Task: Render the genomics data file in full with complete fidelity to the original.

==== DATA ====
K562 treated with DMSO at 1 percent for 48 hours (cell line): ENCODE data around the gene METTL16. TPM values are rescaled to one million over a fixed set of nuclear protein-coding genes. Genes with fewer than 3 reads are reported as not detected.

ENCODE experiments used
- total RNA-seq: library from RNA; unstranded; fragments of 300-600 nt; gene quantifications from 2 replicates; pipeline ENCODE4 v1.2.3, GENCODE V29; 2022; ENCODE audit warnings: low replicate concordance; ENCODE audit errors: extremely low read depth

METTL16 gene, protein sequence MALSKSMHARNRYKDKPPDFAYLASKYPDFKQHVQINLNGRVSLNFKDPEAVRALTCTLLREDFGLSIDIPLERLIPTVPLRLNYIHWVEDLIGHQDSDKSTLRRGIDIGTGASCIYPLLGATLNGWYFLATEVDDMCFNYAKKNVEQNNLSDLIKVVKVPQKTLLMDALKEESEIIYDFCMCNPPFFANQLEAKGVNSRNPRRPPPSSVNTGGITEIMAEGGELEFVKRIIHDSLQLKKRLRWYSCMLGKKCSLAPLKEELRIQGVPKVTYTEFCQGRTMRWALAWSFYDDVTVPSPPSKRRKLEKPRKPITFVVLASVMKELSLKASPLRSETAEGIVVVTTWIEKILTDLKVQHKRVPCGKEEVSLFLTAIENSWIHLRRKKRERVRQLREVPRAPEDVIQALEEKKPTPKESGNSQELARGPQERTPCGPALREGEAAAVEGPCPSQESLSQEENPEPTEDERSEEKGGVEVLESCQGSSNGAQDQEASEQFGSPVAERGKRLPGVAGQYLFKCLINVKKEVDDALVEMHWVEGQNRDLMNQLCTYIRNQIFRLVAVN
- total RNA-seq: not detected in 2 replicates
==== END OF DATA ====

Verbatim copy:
K562 treated with DMSO at 1 percent for 48 hours (cell line): ENCODE data around the gene METTL16. TPM values are rescaled to one million over a fixed set of nuclear protein-coding genes. Genes with fewer than 3 reads are reported as not detected.

ENCODE experiments used
- total RNA-seq: library from RNA; unstranded; fragments of 300-600 nt; gene quantifications from 2 replicates; pipeline ENCODE4 v1.2.3, GENCODE V29; 2022; ENCODE audit warnings: low replicate concordance; ENCODE audit errors: extremely low read depth

METTL16 gene, protein sequence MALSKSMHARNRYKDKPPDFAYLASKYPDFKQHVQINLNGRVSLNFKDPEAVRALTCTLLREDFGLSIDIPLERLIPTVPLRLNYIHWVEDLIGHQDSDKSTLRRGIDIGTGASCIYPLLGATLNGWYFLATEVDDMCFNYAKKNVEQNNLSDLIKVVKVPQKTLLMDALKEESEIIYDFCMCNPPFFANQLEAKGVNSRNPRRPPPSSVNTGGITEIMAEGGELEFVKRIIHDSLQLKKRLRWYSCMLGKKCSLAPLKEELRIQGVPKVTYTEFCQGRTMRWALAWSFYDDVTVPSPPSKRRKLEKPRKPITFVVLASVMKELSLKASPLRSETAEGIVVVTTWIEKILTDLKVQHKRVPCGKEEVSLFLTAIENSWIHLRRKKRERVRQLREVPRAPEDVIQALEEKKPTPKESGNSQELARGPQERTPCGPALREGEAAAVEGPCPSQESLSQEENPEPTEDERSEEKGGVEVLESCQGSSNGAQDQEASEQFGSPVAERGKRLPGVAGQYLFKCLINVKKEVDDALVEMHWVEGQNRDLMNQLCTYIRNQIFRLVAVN
- total RNA-seq: not detected in 2 replicates